A Tale of Two Seasons:

After wins last week against #17 Georgetown and #9 Pittsburgh, Marquette will hear their named called on Selection Sunday, with an RPI of 20 and 4 wins versus top 50 RPI teams. At the other end of the spectrum, Notre Dame is fighting for their postseason lives after suffering repeated close losses, the latest one an overtime loss Tuesday at #4 Connecticut that symbolized the heartbreak they have suffered this season.

The January 20th showdown at the Bradley Center, which Marquette won 67-65 on a Steve Novak fade-away jumper with 0.8 seconds left, showed that these teams appear to be very evenly matched. However, their results have greatly differed, and the teams currently sit far apart in the college basketball landscape.

After wins last week against #17 Georgetown and #9 Pittsburgh, Marquette will hear their named called on Selection Sunday, with an RPI of 20 and 4 wins versus top 50 RPI teams.

At the other end of the spectrum, Notre Dame is fighting for their postseason lives after suffering repeated close losses, the latest one an overtime loss Tuesday at #4 Connecticut that symbolized the heartbreak they have suffered this season.

Trailing 48-30 at halftime, the Irish responded in the second half with a 25-2 run that gave them the lead, a lead they would hold until a Marcus Williams put back in the waning seconds sent the game to overtime. The Irish faltered again during crunch time, losing 75-74 in OT after Chris Quinn's final runner missed.

Sitting at 4-8 going into the UConn game, a trademark win in that game would have propelled the Irish into the serious at large discussion, with two very winnable games left, DePaul at home, and Providence on the road, and another chance for a marquee win in their game Saturday against Marquette left on the schedule.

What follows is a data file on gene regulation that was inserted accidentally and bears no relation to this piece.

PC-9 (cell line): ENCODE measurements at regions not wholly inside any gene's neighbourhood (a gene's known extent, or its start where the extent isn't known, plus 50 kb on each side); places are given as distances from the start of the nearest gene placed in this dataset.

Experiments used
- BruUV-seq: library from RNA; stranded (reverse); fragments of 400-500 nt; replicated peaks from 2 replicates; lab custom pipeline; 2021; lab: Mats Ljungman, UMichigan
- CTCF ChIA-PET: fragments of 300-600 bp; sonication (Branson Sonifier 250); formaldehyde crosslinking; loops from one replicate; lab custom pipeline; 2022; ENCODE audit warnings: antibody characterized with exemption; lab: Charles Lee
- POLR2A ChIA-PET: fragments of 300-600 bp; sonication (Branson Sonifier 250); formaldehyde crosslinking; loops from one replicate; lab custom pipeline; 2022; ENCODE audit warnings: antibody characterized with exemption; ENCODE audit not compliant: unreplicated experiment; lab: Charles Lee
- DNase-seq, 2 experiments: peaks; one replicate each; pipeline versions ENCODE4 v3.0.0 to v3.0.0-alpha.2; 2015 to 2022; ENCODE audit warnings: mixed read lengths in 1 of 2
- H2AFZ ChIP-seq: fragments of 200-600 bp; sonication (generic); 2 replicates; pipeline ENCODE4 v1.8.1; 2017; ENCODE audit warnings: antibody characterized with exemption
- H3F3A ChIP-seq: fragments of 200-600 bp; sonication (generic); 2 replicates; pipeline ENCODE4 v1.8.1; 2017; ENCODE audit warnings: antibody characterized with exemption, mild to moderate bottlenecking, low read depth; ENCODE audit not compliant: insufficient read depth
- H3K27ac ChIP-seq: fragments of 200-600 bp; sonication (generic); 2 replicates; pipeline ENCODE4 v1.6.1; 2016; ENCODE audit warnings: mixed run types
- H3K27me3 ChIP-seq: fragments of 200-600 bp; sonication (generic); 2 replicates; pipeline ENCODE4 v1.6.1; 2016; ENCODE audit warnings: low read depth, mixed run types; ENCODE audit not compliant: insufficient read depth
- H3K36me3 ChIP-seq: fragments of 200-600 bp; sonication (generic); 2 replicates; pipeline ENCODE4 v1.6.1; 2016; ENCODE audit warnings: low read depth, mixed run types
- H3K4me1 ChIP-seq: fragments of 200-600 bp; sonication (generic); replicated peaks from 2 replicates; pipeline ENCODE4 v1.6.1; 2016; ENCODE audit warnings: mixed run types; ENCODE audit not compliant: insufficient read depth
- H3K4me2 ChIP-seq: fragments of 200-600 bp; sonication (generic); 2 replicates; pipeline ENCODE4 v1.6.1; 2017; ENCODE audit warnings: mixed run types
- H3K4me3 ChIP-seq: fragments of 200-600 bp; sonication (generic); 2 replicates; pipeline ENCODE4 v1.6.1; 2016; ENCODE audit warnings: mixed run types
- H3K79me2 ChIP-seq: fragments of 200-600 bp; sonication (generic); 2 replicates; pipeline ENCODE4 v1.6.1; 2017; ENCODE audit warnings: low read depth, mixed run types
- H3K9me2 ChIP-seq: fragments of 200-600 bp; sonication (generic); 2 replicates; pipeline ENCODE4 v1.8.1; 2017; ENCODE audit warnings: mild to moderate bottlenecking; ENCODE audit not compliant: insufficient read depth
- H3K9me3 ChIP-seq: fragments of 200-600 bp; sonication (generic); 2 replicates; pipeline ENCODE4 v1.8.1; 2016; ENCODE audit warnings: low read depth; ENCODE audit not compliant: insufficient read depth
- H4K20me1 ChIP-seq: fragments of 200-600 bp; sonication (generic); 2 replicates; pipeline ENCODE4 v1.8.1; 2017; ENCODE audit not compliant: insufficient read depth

Instead, they sit at 4-9 and are in danger of missing the Big East Tournament, having to win two of their final three to ensure a trip to New York. Their only hope to make the NCAA Tournament would be winning the Big East Tournament, a tournament the Irish may not even make.

Marquette, at 8-5 in the Big East, has a chance to earn a bye in the first round of the Big East tournament with wins in their final three games. Facing two desperate teams on the road, Notre Dame and Louisville, winning out will not be easy.

Still, Notre Dame would gladly trade positions at this point. The luck of the Irish left South Bend this season, as their nine conferences have been by a combined 27 points, four of them occurring in overtime.

The main players on each team match-up very well: sharpshooters, Novak on Marquette and Colin Falls at Notre Dame; dynamic point guards, Chris Quinn for the Irish and Marquette's Dominic James; and talented freshman scoring guards, Notre Dame's Kyle McAlarney and Marquette's Jerel McNeal. Both teams rank among the Big East's best in scoring, Notre Dame 2nd at 76.9 points per game, Marquette 4th at 75.1 points per game.

The difference has come in close games. In games decided by six points (two possessions) or less, Marquette has gone 7-3, 5-3 in the Big East. The Irish have won just 2 of their 12 games decided by six points or less, and have lost all nine of them in the Big East.

The real surprising thing is that Marquette plays four newcomers among their top seven, while Notre Dame starts two seniors and two juniors. Despite being predicted to finish 12th in the preseason, Marquette has played well beyond their years, and looks poised to make a statement in March. Notre Dame just hopes to have a future beyond the regular season.


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